This is intended to be a round-up of the restoration and repair work carried out in the Guild’s towers during 1992 and 1993. It includes brief details of all the work I have heard of, but I am sure that there may be other towers where work has been undertaken, particularly when the work has been carried out by the local ringers. Let me therefore apologise in advance for any great works I have omitted!
Going back to 1992, at St Mary, Longstock, maintenance work to the frame was undertaken, including treatment of the woodwork and painting of ironwork. Clappers were rebushed and some bearings and gudgeons replaced at St Peter, Petersfield in July of that year, improving the “go” of the bells. The five bells at St Andrew, Nether Wallop had been completely overhauled several years ago, providing the impetus to revive a struggling local band; such was the enthusiasm that in 1992 they were augmented to six. A smaller job was carried out at Sacred Heart, Bournemouth, where the clappers were rebushed. At All Saints, Basingstoke, vital weather-proofing to the tower was undertaken to prevent the elements damaging the structure and fittings.
Perhaps the most publicised project our Guild saw in 1992 was the augmentation of the twelve at Winchester Cathedral to fourteen, providing the only such ring in the world. The old 8-bell frame was lifted and repairs and strengthening to the floor and supporting timbers carried out. This frame was then put back, together with the cast iron frame for the flat 6th (now the flat 8th!). A new timber frame was then installed for the front seven bells, with new fixtures and fittings for the three new bells (including new wrought iron clappers - possibly the first to be manufactured in this country for 20 years). The result is a diatonic 14 with a choice of three rings often, thanks to the provision of the semitone bells (there is a sharp 4th as well as the flat 8th).
1993 was a good year for the Isle of Wight, with important work completed in July at All Saints, Freshwater, where the sea air seems to have been responsible for corrosion in the supporting beams under the bellframe. These beams were replaced with new zinc coated ones by a local builder, with the help of some of the local ringers. There was major restoration of the stonework of the tower at St Mary, Carisbrooke, which had been getting into a dangerous condition which would have led to the cessation of ringing, had the work (which was completed in June) not been done.
Several jobs were completed in November 1993. At St Nicolas, North Stoneham, supporting beams under the frame were replaced, along with some frame timbers which were found to be rotten. At the same time the opportunity was taken to install a new bell-chamber floor. At St Mary, Twyford, the gudgeons and bearings on the 3rd and 4th were replaced, making these bells rather less challenging, and a new slider for the 5th provided. The clappers were overhauled and new pulleys installed. At Rotherwick Parish Church (if anyone knows the dedication please tell the Hon. Gen. Sec.!) there was a complete overhaul of the installation. Steel supporting girders were installed and the timber frame treated. The bells were removed, the cast-in crown staples removed, and the cracked 2nd was welded. The ring was then retuned and rehung on new headstocks and bearings.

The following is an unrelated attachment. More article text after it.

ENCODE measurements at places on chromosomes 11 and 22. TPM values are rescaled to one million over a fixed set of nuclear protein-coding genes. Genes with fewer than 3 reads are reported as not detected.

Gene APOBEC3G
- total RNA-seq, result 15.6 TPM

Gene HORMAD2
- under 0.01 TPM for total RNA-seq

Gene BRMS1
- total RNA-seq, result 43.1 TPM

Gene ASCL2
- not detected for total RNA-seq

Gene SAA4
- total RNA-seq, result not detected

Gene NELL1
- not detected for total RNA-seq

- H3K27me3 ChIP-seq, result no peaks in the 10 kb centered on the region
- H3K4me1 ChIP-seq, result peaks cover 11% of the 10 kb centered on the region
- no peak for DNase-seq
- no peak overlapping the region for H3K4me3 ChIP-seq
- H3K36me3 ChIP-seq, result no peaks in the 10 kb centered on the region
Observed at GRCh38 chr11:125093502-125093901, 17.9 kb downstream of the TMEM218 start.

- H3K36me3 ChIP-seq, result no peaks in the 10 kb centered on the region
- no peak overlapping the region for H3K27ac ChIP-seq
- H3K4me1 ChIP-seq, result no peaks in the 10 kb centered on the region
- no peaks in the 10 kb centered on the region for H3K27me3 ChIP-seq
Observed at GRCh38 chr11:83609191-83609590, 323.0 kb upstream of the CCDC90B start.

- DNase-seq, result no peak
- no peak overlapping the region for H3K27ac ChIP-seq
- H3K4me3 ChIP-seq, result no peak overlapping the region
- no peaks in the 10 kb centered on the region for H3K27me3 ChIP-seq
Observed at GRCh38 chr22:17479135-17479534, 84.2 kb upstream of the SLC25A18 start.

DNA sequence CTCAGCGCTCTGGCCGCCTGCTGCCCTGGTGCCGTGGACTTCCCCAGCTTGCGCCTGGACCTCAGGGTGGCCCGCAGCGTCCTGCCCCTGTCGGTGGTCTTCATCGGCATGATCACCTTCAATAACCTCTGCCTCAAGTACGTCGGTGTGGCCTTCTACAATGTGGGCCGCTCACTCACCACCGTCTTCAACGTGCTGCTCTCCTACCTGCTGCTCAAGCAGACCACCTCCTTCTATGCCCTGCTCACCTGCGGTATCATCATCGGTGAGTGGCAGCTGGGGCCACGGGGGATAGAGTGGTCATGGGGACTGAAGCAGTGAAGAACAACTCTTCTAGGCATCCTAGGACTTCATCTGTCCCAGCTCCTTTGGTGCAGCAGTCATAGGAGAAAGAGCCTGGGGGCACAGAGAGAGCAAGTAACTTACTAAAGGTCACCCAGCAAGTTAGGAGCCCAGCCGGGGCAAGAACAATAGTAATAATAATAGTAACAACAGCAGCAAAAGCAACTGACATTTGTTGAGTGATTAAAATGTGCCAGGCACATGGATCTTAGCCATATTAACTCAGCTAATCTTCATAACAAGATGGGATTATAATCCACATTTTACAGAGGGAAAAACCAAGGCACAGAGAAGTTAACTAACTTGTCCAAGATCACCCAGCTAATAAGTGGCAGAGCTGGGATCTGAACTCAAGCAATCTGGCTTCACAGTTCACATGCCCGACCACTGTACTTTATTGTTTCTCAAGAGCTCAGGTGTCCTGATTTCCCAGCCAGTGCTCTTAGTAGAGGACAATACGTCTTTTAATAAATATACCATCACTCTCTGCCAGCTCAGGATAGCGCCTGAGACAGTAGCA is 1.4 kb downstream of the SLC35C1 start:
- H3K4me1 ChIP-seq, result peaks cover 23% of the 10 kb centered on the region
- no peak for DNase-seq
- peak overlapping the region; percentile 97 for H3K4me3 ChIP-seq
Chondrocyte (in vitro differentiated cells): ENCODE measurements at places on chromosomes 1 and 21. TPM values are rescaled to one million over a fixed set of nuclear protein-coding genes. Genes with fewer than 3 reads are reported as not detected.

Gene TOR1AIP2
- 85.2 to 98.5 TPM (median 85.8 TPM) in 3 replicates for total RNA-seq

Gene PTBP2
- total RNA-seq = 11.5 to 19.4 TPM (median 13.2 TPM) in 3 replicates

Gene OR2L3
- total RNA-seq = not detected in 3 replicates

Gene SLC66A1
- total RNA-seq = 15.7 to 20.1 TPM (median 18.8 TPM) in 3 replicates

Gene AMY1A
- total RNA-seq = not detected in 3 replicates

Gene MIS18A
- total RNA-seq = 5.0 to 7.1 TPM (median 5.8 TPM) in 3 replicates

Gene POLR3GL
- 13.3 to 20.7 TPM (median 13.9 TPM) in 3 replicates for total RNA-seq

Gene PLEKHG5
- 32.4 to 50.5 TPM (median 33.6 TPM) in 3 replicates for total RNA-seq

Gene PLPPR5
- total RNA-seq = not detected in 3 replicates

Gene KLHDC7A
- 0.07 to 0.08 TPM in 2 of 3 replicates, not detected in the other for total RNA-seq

That completes the summary of the work done in the Guild area during 1992/93. Now for a look forward to projects which are either under way or will soon be so.
St Mary, Bishopstoke will be known to many for its distinctive, one might almost say unique, ring of bells. There is a major effort underway there to replace them with a new ring often in a new frame, and this is likely to take place this year. The other new ring that is in the offing is a new eight of about 21 cwt at “The Town Church”, St Peter Port, Guernsey. These will replace a ring by a French founder which have not been rung for many years, and will be hung in a new Iroko frame supported by a concrete ring beam to be installed in the tower. The work may be completed this year, but the dedication of the bells is planned for the 50th anniversary of the Liberation from German Occupation, in May 1995.
At St Mary, Froyle, it is hoped to rehang the six bells with new fixtures and fittings in the existing frame, during 1994 if possible. Remedial work to the stonework of the tower is to be carried out at All Saints, Catherington, to prevent further damage which could halt ringing. Finally, a major project at St Stephen, Sparsholt, is planned which will see the removal of the five bells, which will be retuned, augmented to six, and rehung with a new frame, fixtures and fittings. This work is subject to satisfactory reports from the various Diocesan and other authorities concerned.
All of the works mentioned above, with the exception of that at Longstock, were or will be supported by grants made from the Guild’s Bell Restoration Fund. Therefore, on behalf of both the Trustees and the Parishes who have received grants, may I thank those who have supported the fund, and encourage everyone who cares about the condition of the rings of bells we use to support the Fund in the future. It is good to see that a high proportion of the jobs done are of a “stitch in time” nature, preventing more major works (and therefore bills!) being necessary in the future. The Guild needs to be able to continue to support and encourage such projects, and nothing boosts morale like the promise of a substantial grant when the work is done.